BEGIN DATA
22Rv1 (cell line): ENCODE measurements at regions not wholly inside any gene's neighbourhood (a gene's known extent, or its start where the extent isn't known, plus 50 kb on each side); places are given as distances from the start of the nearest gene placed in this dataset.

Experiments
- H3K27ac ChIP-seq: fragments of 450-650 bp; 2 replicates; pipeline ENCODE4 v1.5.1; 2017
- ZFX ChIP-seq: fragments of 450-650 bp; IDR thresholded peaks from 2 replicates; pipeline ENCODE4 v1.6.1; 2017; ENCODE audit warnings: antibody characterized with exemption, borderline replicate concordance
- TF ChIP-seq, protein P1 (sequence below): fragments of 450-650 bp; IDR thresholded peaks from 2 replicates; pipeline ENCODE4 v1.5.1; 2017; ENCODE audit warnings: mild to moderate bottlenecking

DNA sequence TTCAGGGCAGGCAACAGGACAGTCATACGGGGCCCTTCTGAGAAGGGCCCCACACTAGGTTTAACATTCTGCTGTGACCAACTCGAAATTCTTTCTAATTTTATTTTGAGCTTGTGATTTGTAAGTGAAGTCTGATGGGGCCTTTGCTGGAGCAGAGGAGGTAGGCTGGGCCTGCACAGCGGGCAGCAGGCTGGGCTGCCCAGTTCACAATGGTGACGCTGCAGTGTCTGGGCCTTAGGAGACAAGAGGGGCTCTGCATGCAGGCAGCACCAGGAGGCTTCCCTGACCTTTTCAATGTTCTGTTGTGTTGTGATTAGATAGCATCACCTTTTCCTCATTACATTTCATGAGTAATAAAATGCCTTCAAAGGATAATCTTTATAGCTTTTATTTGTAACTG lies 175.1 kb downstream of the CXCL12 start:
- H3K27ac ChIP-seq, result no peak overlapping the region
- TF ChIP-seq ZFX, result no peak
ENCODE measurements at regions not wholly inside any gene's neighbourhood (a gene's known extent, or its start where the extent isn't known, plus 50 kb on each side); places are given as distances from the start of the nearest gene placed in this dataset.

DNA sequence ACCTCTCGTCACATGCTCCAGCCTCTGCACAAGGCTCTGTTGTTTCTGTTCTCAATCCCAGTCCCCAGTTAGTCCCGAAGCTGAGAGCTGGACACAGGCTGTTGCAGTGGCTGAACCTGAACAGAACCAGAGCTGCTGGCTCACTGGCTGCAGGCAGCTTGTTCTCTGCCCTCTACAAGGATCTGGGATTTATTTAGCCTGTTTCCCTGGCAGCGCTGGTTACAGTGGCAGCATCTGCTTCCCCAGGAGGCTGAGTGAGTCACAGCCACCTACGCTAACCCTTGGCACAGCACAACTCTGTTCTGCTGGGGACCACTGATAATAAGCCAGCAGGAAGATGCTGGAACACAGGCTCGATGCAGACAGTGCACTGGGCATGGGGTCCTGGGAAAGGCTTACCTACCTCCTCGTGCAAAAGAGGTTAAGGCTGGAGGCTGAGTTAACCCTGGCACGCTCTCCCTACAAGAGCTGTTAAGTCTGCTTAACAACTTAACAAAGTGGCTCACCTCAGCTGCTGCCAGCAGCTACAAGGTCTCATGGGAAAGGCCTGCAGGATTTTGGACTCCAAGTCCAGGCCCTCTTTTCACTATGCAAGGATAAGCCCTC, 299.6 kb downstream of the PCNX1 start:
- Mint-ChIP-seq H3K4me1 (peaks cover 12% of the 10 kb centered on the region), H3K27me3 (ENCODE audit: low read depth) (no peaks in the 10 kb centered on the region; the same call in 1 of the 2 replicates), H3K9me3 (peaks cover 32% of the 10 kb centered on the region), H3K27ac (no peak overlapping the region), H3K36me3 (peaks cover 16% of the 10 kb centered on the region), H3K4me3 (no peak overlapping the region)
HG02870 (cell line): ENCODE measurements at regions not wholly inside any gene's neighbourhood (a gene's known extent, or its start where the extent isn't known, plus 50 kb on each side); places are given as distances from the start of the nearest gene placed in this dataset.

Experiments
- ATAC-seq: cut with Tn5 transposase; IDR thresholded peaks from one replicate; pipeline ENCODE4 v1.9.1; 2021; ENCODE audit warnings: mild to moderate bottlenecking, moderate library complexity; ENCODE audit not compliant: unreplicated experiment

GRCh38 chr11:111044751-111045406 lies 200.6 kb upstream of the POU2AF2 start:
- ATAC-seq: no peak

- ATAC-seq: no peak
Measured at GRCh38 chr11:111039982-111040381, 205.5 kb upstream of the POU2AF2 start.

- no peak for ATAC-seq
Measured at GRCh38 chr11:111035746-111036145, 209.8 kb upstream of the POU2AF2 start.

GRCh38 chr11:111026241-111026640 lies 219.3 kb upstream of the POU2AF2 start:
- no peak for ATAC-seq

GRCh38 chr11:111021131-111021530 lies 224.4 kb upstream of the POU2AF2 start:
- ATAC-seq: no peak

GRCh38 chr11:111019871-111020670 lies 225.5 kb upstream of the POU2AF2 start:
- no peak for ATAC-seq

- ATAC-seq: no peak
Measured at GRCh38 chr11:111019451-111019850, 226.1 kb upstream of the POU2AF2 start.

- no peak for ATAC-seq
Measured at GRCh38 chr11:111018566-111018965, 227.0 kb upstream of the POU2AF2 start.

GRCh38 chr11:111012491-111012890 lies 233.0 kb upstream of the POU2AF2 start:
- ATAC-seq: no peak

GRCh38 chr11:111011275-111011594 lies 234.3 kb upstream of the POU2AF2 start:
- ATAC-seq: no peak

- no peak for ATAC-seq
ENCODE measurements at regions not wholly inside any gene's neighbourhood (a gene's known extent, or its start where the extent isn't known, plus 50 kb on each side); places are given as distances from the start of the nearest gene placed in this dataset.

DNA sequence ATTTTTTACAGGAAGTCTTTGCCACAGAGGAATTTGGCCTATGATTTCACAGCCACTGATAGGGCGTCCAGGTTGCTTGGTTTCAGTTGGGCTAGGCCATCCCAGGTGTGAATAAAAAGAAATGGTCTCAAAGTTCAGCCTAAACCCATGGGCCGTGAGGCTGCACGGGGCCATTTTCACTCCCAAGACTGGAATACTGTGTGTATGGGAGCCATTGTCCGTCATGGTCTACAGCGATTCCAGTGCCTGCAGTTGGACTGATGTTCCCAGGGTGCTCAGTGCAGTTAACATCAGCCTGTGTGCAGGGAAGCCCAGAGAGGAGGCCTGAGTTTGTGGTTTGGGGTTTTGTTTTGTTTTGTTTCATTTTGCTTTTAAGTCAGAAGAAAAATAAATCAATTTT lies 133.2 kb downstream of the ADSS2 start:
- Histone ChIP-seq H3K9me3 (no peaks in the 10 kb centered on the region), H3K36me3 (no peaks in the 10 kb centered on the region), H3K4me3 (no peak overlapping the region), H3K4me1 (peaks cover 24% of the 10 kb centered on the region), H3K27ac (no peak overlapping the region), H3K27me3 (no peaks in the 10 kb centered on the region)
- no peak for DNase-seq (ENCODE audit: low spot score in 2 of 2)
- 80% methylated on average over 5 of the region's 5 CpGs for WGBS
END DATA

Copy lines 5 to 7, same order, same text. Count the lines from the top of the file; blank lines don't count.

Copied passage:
- TF ChIP-seq, protein P1 (sequence below): fragments of 450-650 bp; IDR thresholded peaks from 2 replicates; pipeline ENCODE4 v1.5.1; 2017; ENCODE audit warnings: mild to moderate bottlenecking

DNA sequence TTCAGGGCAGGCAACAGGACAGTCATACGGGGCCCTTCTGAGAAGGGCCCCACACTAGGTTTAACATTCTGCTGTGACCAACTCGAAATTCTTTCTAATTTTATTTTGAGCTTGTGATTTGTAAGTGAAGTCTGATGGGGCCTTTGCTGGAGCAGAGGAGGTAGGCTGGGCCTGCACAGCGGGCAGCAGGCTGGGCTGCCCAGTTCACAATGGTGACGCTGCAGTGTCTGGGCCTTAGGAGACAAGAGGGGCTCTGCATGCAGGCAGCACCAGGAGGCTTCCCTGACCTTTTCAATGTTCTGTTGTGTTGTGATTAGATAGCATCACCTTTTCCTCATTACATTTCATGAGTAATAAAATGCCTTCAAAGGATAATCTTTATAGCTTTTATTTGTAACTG lies 175.1 kb downstream of the CXCL12 start:
- H3K27ac ChIP-seq, result no peak overlapping the region